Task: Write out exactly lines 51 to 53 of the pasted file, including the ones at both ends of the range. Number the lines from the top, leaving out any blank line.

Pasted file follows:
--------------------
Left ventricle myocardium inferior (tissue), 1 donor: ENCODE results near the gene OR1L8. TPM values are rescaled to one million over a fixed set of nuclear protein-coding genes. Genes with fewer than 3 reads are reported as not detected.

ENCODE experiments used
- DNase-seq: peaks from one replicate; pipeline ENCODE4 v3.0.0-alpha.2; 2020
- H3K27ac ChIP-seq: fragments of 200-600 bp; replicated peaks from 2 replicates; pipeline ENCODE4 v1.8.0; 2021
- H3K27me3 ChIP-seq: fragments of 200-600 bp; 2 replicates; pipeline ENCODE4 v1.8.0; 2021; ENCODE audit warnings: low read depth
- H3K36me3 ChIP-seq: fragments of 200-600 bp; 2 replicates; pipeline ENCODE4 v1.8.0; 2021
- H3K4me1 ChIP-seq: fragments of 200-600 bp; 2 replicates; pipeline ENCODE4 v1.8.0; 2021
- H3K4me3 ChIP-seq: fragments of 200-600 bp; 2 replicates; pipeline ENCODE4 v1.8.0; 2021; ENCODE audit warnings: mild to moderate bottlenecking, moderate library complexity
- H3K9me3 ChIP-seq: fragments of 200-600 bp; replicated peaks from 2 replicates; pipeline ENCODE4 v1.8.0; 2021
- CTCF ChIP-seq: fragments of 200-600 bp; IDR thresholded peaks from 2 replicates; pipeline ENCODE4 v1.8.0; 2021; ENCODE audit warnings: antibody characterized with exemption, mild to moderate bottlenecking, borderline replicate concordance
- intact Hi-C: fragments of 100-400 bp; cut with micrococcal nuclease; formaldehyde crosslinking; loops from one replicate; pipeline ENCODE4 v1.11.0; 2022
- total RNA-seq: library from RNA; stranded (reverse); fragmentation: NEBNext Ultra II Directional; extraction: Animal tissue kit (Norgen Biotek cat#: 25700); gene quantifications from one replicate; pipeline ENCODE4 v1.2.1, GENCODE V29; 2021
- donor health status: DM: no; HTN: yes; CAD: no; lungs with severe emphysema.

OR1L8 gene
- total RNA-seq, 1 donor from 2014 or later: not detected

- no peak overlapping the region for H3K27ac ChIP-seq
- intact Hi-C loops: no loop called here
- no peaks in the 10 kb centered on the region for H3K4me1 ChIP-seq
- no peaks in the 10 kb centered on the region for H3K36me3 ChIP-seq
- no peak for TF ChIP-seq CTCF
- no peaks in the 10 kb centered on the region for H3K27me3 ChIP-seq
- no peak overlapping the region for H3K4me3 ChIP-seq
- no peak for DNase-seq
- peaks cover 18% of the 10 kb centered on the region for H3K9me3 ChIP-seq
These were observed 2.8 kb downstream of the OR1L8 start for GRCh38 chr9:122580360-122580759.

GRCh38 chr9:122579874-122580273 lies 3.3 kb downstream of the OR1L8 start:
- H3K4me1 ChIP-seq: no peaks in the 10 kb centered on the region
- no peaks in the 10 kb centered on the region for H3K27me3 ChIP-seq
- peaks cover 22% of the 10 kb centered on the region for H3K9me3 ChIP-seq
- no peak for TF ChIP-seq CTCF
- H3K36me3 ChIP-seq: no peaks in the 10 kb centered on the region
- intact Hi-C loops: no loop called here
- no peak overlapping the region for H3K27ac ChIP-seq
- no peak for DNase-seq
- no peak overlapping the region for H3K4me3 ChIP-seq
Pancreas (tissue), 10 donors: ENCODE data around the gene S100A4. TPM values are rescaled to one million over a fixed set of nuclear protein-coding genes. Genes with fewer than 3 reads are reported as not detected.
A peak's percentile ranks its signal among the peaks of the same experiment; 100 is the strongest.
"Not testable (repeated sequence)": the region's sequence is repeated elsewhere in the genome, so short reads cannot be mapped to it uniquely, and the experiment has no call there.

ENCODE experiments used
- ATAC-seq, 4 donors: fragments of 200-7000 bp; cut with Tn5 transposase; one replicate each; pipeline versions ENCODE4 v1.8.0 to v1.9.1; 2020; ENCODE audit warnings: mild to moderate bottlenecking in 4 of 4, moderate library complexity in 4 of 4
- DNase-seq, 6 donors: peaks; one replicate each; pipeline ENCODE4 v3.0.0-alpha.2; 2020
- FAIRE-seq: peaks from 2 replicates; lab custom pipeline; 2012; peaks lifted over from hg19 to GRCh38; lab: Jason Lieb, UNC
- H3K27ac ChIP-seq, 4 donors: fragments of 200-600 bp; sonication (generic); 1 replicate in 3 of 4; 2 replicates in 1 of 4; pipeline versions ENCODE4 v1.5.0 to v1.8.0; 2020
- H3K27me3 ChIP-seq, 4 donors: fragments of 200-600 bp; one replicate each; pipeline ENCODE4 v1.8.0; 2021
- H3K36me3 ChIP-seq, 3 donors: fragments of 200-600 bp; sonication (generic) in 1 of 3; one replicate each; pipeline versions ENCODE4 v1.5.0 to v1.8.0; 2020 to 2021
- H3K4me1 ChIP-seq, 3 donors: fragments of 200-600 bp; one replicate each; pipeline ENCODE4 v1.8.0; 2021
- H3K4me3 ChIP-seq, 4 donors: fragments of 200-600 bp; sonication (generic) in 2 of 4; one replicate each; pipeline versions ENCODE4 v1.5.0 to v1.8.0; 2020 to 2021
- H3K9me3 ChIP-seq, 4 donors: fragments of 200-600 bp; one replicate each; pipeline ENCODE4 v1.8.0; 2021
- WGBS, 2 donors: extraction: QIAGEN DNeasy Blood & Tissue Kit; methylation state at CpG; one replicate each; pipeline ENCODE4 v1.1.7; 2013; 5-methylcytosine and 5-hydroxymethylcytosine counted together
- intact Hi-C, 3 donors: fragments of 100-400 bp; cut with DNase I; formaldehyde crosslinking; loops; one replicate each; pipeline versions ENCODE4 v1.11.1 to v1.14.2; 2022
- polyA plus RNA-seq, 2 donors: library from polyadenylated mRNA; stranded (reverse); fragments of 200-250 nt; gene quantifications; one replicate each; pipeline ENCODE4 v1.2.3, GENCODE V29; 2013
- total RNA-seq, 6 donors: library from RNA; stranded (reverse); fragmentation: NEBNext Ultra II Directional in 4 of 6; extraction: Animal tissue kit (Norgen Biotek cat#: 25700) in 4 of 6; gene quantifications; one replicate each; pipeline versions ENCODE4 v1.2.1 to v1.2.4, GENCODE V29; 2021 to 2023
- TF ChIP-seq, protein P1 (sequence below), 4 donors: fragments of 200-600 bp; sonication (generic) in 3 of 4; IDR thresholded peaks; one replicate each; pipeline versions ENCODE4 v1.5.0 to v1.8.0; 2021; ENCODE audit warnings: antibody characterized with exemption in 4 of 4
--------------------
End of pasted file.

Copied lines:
- polyA plus RNA-seq, 2 donors: library from polyadenylated mRNA; stranded (reverse); fragments of 200-250 nt; gene quantifications; one replicate each; pipeline ENCODE4 v1.2.3, GENCODE V29; 2013
- total RNA-seq, 6 donors: library from RNA; stranded (reverse); fragmentation: NEBNext Ultra II Directional in 4 of 6; extraction: Animal tissue kit (Norgen Biotek cat#: 25700) in 4 of 6; gene quantifications; one replicate each; pipeline versions ENCODE4 v1.2.1 to v1.2.4, GENCODE V29; 2021 to 2023
- TF ChIP-seq, protein P1 (sequence below), 4 donors: fragments of 200-600 bp; sonication (generic) in 3 of 4; IDR thresholded peaks; one replicate each; pipeline versions ENCODE4 v1.5.0 to v1.8.0; 2021; ENCODE audit warnings: antibody characterized with exemption in 4 of 4